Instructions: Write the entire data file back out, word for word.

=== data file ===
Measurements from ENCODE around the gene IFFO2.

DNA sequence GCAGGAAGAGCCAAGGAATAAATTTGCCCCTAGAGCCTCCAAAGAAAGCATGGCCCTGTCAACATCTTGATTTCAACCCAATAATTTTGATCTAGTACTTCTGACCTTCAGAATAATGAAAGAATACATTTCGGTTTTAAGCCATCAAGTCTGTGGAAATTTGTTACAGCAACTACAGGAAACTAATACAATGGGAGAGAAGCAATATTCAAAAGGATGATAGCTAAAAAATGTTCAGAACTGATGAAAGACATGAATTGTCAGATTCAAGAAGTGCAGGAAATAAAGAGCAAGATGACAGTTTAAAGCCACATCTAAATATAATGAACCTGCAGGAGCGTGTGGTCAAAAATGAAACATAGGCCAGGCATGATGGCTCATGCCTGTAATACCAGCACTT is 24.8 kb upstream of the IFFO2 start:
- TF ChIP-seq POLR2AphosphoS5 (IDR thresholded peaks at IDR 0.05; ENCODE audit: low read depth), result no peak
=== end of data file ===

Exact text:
Measurements from ENCODE around the gene IFFO2.

DNA sequence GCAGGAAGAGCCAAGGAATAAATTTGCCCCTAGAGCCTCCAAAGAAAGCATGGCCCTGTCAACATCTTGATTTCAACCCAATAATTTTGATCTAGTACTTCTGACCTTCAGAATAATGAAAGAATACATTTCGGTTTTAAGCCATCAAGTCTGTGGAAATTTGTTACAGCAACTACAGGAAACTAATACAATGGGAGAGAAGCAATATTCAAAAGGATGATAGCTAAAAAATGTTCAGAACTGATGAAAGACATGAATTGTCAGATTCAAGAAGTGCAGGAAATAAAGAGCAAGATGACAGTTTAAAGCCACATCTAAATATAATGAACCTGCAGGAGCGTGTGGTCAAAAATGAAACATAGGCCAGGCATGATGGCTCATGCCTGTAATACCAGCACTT is 24.8 kb upstream of the IFFO2 start:
- TF ChIP-seq POLR2AphosphoS5 (IDR thresholded peaks at IDR 0.05; ENCODE audit: low read depth), result no peak